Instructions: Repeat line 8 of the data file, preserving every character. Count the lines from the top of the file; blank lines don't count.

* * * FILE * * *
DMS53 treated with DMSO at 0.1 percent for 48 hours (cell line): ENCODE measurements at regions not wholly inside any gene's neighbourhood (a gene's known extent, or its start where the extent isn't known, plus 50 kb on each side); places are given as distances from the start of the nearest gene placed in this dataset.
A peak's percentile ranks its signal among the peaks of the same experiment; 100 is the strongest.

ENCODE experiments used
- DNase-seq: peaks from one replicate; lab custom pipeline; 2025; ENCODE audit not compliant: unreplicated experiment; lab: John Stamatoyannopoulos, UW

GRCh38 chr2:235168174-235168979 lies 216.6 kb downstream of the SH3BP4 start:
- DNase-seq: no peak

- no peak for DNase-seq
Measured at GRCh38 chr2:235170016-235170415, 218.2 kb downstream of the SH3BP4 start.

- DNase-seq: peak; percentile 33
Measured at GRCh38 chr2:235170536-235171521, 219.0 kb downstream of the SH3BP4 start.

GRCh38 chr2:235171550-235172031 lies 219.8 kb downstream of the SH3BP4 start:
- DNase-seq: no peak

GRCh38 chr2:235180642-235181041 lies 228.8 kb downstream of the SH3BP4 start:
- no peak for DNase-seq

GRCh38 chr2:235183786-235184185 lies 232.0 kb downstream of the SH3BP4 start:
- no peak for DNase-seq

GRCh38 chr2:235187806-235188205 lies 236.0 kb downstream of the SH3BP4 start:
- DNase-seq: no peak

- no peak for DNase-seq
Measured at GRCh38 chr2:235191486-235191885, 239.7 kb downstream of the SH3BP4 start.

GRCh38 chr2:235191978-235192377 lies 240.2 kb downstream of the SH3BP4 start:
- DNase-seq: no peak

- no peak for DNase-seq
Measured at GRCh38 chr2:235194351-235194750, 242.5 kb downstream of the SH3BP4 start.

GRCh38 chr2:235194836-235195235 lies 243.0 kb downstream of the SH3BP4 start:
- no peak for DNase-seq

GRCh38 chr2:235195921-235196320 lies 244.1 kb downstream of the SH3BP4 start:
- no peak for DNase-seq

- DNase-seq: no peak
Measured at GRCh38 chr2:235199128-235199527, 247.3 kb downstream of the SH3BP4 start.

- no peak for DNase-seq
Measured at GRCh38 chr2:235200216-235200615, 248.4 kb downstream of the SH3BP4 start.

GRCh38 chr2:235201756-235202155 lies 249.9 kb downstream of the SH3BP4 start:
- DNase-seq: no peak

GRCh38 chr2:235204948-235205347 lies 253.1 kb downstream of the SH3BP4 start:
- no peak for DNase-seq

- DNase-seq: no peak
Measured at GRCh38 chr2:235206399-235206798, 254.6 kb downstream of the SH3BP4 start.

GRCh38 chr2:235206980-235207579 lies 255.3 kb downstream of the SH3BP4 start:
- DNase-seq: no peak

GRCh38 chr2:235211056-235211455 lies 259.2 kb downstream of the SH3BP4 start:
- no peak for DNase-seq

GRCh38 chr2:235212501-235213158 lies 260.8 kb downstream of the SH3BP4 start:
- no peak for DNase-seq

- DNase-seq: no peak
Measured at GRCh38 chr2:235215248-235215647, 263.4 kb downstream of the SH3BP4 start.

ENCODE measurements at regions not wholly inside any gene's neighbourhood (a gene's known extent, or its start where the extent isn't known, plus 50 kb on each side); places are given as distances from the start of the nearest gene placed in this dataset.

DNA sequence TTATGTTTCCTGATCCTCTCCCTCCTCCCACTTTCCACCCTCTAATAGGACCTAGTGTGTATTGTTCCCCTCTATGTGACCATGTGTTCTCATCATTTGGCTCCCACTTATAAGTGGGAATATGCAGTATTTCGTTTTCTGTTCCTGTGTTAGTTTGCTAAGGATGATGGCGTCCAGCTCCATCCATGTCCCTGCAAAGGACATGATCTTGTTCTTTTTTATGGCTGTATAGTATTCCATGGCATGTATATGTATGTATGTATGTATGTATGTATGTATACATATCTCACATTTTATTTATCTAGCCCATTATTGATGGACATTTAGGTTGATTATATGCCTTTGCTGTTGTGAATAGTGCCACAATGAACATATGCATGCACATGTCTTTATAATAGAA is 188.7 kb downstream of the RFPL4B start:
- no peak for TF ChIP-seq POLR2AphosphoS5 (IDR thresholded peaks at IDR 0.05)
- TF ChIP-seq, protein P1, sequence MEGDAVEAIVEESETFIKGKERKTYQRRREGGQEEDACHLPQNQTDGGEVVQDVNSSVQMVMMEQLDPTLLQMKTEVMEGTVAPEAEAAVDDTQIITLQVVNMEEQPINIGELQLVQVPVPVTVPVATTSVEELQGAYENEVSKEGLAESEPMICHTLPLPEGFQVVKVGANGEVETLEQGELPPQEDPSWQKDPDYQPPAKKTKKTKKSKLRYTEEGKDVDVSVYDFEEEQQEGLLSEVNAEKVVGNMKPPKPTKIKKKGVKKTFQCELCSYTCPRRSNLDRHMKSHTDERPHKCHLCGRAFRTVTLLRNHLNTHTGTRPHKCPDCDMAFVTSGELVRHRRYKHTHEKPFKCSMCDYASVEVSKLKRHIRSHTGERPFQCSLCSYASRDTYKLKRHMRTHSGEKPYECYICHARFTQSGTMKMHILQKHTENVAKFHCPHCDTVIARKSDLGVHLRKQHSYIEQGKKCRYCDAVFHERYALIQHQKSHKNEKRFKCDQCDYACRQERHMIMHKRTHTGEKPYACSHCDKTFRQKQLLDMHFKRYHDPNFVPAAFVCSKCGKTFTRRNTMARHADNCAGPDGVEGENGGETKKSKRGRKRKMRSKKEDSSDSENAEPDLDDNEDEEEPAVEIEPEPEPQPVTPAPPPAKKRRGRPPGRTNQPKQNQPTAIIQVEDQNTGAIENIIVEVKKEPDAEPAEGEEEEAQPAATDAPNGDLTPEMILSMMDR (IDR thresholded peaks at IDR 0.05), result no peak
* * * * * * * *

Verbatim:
Measured at GRCh38 chr2:235170016-235170415, 218.2 kb downstream of the SH3BP4 start.